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Dr. Dana Rhule: What Makes Therapy Work?

 

As part of an ongoing series, the staff at Union Square Practice will be sharing their thoughts on an important question: “What makes therapy work?” This week, Dr. Dana Rhule, Union Square Practice’s Child and Adolescent Program Director, shares her thoughts.

Unlike the other clinicians here at Union Square Practice, I am a child psychologist, which means that I provide therapy almost exclusively for children and adolescents. So that’s what I will focus on here: what makes child therapy work.

I believe that many indefinite variables contribute to the success of a child or teen in therapy. But at the end of the day, three ingredients seem necessary, if not sufficient:

  • A positive, safe, and judgment-free relationship of the therapist with both the child and parents.
  • An agreed-upon course of action.
  • An ability to access a family’s motivation to engage and change.

I’d like to explain what I mean by each of these ingredients below:

A positive, safe and judgment-free relationship: In therapy, both children and parents are first asked and then dare to be incredibly vulnerable, open and brave. Parents place ultimate trust in a therapist to guide them and their child; to do so, parents need to know that their therapist is putting their best interest at heart. For therapy to be effective, both parents and children need to feel safe enough in order to be honest about their feelings and behavior, to acknowledge their struggles, and to take risks to grow and change, oftentimes facing their biggest fears.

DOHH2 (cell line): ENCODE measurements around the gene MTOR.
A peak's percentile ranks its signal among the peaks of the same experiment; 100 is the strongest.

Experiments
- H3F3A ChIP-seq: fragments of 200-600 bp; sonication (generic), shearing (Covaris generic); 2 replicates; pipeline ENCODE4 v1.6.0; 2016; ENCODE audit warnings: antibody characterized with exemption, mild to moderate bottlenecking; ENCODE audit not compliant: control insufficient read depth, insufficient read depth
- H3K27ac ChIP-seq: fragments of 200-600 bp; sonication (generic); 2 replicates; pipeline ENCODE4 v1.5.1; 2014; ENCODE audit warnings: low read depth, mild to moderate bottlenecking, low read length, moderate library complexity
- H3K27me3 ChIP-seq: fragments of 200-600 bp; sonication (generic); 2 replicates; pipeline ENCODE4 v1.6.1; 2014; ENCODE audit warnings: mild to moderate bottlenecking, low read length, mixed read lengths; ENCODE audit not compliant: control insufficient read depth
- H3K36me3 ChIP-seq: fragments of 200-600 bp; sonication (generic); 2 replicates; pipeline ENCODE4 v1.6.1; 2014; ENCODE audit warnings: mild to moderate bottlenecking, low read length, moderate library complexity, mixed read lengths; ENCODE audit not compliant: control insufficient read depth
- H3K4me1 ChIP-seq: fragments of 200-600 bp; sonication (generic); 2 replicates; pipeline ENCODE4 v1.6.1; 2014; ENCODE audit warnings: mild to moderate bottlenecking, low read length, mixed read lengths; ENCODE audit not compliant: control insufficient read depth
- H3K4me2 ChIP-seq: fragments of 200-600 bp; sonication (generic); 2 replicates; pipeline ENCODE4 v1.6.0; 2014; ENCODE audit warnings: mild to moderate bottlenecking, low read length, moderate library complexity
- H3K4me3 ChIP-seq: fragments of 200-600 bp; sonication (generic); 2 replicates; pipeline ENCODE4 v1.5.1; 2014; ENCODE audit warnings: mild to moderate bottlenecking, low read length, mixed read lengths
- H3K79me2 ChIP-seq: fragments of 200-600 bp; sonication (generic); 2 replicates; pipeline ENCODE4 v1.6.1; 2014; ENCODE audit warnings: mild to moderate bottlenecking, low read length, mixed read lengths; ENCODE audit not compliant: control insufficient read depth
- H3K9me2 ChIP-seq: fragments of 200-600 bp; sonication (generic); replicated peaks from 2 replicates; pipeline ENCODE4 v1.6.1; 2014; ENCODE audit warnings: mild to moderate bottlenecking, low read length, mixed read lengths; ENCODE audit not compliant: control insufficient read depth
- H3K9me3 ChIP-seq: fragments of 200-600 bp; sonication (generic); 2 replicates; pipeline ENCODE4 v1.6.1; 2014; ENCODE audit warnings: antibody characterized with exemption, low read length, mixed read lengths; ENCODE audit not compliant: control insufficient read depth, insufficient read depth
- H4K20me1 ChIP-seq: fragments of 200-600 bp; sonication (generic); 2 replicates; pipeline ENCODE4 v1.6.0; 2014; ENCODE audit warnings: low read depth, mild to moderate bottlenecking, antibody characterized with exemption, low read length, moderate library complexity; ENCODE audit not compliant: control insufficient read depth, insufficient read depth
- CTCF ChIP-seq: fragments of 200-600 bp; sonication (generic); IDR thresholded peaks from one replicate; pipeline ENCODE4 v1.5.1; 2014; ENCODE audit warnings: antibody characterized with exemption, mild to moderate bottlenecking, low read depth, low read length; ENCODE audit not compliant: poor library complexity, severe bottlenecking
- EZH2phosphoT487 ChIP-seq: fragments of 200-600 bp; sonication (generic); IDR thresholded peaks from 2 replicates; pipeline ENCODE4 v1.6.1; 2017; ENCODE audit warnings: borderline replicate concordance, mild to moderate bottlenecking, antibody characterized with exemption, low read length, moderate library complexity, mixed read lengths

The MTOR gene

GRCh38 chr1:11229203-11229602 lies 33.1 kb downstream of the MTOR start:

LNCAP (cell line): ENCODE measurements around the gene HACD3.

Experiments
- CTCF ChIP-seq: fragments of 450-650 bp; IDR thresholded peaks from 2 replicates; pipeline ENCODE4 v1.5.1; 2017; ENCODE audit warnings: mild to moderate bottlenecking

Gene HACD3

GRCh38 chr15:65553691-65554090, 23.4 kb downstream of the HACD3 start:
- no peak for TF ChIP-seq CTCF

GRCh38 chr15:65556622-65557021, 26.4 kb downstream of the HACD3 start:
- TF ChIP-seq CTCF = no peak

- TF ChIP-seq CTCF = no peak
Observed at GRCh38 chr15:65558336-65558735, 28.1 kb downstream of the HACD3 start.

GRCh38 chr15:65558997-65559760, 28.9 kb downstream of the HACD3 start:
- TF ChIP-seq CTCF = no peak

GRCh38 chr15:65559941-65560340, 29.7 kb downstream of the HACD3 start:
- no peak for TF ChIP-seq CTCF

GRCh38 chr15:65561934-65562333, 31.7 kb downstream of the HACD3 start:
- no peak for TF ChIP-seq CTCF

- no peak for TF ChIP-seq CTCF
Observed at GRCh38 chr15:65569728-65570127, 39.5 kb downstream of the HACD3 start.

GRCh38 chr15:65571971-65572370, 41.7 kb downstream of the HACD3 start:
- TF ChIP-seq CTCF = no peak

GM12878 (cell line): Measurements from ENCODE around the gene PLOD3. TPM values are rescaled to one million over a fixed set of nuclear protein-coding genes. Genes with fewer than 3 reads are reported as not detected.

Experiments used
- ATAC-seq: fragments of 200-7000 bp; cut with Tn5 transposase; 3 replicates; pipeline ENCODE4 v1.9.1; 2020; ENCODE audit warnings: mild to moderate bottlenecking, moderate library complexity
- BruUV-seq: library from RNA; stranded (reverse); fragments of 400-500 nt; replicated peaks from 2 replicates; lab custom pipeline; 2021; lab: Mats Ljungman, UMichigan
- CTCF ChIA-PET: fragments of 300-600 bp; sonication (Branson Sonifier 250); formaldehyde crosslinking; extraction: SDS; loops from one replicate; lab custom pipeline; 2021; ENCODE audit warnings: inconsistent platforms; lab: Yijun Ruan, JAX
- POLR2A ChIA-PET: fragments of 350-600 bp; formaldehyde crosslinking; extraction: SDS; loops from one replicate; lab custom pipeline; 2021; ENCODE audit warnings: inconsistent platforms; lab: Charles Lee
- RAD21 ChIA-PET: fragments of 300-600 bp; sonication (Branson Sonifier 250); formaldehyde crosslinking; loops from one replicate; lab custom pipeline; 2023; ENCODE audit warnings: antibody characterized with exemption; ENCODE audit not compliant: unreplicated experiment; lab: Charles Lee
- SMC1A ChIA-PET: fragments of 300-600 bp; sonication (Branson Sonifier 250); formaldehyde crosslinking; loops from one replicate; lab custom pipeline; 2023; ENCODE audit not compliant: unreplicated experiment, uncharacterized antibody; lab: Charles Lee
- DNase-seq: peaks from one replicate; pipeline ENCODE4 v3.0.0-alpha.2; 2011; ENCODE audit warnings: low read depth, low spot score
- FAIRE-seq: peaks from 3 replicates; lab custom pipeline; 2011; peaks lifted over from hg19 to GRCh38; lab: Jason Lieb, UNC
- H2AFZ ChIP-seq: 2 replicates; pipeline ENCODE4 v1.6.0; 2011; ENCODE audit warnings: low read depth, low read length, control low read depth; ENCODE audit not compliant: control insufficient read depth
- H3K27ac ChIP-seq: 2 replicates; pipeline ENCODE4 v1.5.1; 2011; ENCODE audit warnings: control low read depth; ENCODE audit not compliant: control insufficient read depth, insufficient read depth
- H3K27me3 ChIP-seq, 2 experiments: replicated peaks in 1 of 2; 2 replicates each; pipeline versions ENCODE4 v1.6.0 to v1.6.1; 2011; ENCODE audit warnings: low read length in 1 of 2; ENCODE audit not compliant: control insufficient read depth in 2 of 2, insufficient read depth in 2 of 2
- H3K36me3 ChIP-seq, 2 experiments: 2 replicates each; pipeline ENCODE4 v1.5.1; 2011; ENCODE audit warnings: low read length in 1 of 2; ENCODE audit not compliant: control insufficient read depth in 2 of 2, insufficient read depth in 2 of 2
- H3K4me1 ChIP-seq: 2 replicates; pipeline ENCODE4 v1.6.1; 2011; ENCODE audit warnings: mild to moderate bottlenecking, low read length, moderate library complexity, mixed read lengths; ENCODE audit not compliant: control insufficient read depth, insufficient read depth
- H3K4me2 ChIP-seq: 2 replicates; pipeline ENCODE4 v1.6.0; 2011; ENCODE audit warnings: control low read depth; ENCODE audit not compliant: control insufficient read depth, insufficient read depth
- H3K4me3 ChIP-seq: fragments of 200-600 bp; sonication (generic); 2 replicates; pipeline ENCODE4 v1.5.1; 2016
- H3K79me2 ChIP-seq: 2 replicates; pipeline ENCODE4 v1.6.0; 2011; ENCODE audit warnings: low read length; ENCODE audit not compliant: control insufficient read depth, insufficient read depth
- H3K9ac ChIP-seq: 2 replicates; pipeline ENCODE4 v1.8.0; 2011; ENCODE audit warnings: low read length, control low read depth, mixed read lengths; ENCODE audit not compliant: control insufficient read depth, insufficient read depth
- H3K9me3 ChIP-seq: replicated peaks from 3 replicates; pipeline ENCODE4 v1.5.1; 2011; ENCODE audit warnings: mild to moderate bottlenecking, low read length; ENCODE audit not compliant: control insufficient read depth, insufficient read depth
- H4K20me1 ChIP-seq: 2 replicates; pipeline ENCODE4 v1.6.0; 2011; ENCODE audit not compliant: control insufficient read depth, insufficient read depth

An agreed-upon course of action: To help create the safety I mentioned earlier, it is so important to establish mutually acceptable goals, as well as the expected steps to get there. These goals and steps may shift over time. But confusion, disappointment, misunderstanding and broken trust are much more likely to arise without a shared understanding of the journey and destination.

An ability to access a family’s motivation to engage and change: Finally, therapy works when a therapist can tap into and foster a child’s or family’s motivation to make important changes. It’s important to keep in mind that this motivation is further strengthened by a safe and positive relationship and agreed-upon goals. Additionally, the most effective child therapists (and teachers and parents) harness the power of positive reinforcement, creativity and FUN to engage a child in the process of learning and change.

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